John McLaughlin
Oil on canvas, 1975
60 x 48 inches
Gift of Mrs. John McLaughlin

The work of John McLaughlin was a catalyst for the development of hard-edge abstraction on the West Coast after World War II. McLaughlin had spent several years in Japan during the 1930s, studying Japanese painting and philosophy based on Zen, and mastering the language, which later allowed him to serve in the war as a military translator. His immersion in Japanese art and culture informed his art, which was designed to induce contemplation and was composed of a spare vocabulary of rectangles in a limited range of colors.

McLaughlin’s #2-1975 is a late work, composed of a series of stacked horizontals, with carefully calibrated proportions meant to establish a state of calm in the viewer. He arrived at the composition and color schemes for his relatively small-scale paintings after making numerous small drawings and paper constructions. McLaughlin’s work is known for being severely reductive as he strove to eliminate any content that would take the viewer out of the here and now. He believed that, “The less we give the viewer the more we must look within ourselves.“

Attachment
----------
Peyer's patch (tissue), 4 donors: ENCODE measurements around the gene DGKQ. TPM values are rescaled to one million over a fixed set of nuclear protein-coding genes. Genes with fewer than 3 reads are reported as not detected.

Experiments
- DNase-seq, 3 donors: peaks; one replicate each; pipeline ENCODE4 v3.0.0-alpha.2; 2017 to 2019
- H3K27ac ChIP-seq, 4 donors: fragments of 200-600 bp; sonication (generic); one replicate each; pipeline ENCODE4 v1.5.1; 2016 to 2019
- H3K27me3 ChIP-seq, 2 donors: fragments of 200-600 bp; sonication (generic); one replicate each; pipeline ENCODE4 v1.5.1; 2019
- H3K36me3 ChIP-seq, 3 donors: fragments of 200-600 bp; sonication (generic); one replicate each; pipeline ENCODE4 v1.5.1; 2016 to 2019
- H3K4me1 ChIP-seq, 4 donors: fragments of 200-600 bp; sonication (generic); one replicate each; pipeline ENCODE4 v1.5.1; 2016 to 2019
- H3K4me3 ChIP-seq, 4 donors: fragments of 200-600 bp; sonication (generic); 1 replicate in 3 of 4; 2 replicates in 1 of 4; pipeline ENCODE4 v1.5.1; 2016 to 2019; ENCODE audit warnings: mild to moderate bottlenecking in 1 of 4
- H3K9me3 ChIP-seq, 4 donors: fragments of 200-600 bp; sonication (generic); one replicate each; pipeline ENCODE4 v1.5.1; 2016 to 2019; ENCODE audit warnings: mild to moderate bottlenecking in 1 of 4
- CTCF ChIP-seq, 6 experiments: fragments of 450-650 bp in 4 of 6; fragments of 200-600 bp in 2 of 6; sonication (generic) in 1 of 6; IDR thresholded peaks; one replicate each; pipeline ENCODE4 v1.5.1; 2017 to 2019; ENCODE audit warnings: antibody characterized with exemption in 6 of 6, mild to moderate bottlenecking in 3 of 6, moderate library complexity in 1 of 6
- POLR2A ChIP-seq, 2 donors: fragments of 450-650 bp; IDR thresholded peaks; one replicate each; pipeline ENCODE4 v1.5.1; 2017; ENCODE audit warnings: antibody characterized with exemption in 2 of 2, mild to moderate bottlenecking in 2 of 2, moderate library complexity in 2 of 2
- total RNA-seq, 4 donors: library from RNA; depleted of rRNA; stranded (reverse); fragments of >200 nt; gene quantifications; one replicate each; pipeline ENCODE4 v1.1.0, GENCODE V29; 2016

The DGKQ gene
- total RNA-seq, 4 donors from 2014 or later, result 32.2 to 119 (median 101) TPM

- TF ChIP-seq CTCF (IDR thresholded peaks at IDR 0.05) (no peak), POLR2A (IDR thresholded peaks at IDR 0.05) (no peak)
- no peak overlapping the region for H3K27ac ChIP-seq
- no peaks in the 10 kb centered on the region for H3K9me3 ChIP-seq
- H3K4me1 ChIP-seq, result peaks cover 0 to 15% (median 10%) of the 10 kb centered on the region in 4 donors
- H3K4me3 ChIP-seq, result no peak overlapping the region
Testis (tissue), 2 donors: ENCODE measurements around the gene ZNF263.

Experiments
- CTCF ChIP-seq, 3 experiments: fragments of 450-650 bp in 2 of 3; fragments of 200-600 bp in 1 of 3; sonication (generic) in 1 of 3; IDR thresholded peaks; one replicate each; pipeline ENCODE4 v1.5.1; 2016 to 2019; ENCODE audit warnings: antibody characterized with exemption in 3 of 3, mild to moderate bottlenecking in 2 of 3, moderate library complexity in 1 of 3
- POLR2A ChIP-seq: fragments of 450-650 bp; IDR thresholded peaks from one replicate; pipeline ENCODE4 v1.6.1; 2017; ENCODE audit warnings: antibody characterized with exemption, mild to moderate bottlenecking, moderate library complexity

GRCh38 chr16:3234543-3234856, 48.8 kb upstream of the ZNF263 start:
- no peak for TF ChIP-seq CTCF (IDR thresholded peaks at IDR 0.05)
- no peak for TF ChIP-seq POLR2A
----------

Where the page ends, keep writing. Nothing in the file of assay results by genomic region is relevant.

McLaughlin began painting late in life—at the age of fifty—following his move to Dana Point with his wife Florence after the war in 1946. They also lived from 1967 to 1972 at 2160 South Coast Highway in Laguna Beach, in a house that artist Ruth Peabody willed to them upon her death. Now cherished as one of the premier works in Laguna Art Museum’s collection, the artist donated #2-1975 to the museum three months before his death. Records indicate the painting was “scheduled to be sold in the near future with proceeds to matching funds.” While the reasons for the planned sale are unknown, it delightfully remains in the Museum’s collection to this day.


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